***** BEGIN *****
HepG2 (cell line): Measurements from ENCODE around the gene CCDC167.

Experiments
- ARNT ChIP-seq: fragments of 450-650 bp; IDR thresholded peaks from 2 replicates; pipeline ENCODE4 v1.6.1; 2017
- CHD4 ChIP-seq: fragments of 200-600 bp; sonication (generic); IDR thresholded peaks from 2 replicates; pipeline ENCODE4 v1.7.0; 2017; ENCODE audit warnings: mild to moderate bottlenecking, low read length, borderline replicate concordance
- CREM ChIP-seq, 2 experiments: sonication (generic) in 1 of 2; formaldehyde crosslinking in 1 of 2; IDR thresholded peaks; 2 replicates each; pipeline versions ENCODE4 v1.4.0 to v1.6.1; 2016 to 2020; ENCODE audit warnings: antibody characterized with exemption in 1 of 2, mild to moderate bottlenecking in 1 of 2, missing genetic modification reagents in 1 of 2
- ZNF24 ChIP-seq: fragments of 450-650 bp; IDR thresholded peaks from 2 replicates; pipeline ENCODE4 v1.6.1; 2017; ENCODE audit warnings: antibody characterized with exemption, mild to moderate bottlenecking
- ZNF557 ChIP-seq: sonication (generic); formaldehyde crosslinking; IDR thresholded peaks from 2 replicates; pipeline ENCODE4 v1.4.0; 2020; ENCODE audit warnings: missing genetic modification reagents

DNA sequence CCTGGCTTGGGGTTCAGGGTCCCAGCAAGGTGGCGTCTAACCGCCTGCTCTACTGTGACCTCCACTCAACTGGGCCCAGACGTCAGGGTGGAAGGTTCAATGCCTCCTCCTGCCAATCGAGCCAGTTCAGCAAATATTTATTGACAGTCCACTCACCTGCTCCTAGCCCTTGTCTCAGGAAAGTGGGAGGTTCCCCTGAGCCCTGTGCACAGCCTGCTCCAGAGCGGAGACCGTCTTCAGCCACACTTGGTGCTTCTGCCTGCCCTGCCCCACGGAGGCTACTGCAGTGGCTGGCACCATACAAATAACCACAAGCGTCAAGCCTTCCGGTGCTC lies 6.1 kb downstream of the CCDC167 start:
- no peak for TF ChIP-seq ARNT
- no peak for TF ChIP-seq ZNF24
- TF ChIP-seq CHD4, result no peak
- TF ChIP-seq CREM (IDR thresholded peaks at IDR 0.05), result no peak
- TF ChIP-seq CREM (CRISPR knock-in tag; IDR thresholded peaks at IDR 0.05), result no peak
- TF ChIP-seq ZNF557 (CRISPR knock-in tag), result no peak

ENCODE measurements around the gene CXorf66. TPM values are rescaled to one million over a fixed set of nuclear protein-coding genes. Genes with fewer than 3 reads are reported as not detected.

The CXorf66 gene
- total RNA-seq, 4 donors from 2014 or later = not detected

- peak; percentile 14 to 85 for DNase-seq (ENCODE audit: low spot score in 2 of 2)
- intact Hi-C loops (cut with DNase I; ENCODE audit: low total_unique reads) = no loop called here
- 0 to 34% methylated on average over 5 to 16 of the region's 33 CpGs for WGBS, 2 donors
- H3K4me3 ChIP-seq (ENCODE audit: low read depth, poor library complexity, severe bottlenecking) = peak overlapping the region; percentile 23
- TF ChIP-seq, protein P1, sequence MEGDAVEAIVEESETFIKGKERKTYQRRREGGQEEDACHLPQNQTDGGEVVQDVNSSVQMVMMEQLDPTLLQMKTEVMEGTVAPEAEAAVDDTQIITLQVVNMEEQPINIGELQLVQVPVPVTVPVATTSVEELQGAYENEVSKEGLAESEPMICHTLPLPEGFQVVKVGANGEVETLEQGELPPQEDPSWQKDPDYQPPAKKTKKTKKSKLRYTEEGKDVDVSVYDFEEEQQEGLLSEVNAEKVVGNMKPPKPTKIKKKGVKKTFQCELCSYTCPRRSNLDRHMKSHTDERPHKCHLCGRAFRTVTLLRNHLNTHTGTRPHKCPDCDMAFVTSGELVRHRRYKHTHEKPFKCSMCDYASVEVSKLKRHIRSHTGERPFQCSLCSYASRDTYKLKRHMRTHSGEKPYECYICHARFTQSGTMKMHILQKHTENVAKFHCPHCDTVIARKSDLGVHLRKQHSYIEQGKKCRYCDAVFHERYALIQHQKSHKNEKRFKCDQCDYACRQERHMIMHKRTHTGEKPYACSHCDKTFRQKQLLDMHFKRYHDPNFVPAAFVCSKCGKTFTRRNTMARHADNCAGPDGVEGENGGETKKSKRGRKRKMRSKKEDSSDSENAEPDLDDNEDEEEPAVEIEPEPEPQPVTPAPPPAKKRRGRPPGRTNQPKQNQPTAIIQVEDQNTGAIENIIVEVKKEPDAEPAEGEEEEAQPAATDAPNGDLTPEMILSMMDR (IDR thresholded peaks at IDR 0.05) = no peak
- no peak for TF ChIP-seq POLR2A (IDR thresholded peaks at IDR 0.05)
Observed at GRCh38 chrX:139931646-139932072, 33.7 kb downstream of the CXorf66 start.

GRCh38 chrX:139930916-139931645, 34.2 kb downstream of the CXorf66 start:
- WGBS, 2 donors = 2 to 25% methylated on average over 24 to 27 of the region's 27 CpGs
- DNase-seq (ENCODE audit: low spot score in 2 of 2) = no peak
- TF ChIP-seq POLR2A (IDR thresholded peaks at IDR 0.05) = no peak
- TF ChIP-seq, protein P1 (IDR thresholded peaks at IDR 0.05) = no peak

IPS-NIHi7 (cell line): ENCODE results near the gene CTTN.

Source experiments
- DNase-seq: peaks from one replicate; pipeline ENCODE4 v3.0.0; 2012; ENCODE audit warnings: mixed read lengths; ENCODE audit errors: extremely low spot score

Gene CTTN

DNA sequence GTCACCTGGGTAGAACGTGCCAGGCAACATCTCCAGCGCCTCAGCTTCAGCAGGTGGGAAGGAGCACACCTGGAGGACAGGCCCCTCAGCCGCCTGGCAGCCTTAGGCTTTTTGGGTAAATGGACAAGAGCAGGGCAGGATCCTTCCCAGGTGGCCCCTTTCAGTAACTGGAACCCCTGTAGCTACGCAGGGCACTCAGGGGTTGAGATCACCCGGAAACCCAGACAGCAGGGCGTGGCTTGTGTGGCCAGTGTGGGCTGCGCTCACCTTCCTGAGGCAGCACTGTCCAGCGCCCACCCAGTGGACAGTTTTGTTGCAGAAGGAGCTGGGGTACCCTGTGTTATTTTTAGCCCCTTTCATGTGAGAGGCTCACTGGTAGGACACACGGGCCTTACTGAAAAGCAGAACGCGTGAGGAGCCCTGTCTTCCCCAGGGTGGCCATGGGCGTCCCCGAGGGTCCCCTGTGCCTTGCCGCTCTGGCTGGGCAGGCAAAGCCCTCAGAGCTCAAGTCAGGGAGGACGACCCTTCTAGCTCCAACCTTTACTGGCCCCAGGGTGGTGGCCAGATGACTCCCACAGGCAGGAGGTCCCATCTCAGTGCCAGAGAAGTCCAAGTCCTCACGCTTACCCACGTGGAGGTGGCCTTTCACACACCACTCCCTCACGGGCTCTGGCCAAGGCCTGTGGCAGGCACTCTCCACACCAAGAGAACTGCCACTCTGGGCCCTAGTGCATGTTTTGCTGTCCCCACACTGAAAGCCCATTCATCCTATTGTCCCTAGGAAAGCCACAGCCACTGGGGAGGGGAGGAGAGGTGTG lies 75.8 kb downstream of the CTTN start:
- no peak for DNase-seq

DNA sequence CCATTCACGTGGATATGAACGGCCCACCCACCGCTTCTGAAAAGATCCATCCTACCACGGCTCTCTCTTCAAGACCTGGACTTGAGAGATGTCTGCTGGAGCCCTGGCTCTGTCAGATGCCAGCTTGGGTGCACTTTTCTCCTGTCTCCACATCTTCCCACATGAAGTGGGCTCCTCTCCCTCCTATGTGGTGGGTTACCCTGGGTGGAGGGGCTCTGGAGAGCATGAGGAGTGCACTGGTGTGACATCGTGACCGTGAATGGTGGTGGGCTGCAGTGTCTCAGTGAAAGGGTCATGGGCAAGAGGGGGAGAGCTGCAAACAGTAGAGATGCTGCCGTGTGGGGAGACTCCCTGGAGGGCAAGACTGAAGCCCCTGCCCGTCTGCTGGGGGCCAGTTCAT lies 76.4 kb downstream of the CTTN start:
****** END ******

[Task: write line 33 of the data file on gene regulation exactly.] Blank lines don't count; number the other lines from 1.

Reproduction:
Gene CTTN